The hallmark of the Twitterverse are Hashtags. Use them, but don’t get superfluous. Only three or four hashtags will suffice. There’s nothing that screams amateur more than a quick quip followed by umpteen tags.

Once your follower/following numbers grow, separate your faves into Lists. This will keep you updated on their tweets without having to scroll for hours on end. Pictures, videos, and links to great articles are popular forms of tweets. Don’t feel pressured to always have something useful or profound on your feed. People like mundane glimpses of normal life, too. Post the silly thing your cat did, or tweet about your cute offspring. Having a personality goes a long way towards having a loyal readership.

Browse these great accounts to start your following.

For more tips and know-how on navigating Twitter, check the links below:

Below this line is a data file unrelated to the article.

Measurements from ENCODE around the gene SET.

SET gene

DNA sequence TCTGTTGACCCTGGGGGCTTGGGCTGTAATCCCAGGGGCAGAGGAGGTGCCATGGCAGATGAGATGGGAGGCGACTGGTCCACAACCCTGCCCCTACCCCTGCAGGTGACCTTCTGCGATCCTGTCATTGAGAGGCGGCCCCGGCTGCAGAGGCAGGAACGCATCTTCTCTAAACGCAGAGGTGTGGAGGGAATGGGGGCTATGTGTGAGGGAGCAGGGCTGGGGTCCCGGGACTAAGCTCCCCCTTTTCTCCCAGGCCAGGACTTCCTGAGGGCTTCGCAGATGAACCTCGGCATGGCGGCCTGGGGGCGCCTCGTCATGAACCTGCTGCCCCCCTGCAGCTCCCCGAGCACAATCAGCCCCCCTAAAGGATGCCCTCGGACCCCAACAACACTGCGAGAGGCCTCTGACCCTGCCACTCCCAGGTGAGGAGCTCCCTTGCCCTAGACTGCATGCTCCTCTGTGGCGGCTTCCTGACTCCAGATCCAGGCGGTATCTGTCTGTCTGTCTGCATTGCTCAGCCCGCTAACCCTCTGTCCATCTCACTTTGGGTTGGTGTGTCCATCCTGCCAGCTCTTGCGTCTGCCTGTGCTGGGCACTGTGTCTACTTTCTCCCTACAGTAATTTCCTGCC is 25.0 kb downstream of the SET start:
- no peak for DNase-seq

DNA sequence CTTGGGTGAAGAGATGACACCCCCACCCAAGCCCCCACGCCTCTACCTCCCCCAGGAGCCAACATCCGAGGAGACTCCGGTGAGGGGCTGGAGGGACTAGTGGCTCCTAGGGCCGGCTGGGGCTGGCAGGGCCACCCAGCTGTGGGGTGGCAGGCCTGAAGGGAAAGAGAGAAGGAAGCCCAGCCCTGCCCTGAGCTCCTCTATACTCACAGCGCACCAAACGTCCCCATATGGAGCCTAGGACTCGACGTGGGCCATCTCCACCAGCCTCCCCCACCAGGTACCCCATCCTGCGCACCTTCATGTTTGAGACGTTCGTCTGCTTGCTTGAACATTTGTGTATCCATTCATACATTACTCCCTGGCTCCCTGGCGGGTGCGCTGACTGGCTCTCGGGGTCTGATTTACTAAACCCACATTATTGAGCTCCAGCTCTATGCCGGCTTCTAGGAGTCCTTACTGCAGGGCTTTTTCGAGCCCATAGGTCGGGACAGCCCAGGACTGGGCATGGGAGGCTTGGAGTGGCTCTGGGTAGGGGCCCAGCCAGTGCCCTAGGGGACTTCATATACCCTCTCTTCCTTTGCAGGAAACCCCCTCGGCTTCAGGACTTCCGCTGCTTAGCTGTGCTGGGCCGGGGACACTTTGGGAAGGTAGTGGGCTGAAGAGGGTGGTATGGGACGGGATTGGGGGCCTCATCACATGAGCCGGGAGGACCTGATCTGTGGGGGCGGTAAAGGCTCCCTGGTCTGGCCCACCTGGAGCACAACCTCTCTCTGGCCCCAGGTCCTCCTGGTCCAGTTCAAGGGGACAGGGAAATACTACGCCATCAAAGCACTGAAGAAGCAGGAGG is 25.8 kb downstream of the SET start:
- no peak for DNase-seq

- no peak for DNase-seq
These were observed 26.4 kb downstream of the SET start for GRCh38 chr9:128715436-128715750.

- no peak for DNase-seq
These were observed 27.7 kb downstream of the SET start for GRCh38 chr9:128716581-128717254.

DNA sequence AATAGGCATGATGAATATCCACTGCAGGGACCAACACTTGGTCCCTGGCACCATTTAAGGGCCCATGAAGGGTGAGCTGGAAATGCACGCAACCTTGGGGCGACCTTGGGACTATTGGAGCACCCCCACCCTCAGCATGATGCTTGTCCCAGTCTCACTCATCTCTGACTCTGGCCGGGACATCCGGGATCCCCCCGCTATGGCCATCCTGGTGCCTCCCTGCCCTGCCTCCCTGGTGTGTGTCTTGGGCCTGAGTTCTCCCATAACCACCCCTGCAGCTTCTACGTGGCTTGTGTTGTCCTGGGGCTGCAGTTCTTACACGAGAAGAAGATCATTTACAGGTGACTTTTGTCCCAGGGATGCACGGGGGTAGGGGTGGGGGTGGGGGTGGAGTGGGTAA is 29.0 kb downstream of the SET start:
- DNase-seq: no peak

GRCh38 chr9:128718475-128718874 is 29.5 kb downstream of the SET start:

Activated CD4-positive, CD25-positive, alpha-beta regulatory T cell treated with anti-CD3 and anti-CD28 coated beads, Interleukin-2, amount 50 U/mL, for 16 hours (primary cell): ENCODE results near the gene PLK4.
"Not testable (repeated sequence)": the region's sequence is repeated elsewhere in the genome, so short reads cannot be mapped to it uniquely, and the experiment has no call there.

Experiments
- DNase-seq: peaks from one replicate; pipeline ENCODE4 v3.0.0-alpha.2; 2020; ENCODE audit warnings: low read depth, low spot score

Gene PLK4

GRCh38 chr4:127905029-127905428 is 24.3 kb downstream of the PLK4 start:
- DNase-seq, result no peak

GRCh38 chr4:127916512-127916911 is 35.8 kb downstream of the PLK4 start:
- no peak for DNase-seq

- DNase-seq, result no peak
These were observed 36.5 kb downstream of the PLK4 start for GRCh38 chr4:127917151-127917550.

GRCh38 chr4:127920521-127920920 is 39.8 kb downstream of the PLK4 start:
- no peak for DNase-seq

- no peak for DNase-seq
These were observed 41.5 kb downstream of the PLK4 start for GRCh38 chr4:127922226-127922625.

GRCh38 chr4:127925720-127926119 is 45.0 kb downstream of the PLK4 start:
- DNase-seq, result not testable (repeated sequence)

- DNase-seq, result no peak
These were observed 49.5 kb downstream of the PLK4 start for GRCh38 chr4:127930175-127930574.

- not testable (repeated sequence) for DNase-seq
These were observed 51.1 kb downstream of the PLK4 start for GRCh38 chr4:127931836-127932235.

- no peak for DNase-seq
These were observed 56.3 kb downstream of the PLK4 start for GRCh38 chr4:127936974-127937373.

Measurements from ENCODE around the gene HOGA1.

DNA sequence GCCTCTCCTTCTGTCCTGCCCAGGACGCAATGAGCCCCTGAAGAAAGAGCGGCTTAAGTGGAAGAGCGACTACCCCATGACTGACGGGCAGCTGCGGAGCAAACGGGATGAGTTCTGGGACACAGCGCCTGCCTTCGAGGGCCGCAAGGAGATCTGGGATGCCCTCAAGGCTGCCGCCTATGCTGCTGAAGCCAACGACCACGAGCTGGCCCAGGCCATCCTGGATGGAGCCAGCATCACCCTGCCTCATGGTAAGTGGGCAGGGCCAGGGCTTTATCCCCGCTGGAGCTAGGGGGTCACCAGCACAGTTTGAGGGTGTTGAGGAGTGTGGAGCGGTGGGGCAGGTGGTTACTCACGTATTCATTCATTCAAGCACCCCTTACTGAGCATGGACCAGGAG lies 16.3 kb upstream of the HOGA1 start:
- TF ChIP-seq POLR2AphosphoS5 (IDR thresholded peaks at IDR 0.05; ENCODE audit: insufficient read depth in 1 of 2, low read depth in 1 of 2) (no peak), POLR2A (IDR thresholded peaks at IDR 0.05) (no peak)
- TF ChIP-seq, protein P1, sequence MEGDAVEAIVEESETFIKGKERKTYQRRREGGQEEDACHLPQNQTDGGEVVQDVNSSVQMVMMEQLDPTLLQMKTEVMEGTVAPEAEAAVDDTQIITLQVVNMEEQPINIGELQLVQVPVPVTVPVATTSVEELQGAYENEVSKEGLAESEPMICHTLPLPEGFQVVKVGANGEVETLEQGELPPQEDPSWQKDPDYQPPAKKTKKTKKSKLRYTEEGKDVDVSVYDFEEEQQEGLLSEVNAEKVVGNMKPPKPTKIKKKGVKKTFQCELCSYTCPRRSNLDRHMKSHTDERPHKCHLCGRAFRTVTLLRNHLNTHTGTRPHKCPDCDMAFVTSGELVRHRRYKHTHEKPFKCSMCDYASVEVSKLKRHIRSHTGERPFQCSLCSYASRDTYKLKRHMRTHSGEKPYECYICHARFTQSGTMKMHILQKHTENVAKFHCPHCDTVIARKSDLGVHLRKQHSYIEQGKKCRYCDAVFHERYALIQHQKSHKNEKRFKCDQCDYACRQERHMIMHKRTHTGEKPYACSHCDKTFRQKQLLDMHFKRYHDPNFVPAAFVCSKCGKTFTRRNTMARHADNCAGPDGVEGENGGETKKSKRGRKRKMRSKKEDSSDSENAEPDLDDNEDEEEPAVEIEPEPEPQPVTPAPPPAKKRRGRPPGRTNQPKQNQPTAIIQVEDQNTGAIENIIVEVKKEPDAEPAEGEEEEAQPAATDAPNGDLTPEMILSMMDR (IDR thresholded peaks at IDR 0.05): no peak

Writing Wednesday

Everybody loves a good echo chamber. Who doesn’t want to be told how awesome and wonderful they are? It boosts the ego, justifies the hideous amounts of time spent crafting your tale, and allows you to state with pride, I am a writer.

Praise may be wonderful, but it won’t help you improve. And there is always room for improvement. Even the best authors out there are constantly honing their craft, adjusting to trends and ever-morphing language.

I’m involved in a critique group, and am halfway through my first full length novel. The praise I receive motivates me, shows me how much I’ve learned. But there are also the remarks I don’t want to hear. I’m not speaking of editing commentary. Authors are bound to make mistakes here and there. I fix what I can and leave the rest to my editor. But there are some mistakes an editor can’t fix, like character development.

A recent critique I received, however polite and constructive, nevertheless struck a nerve, affected me in a way I didn’t expect.

“Your characters are two dimensional.”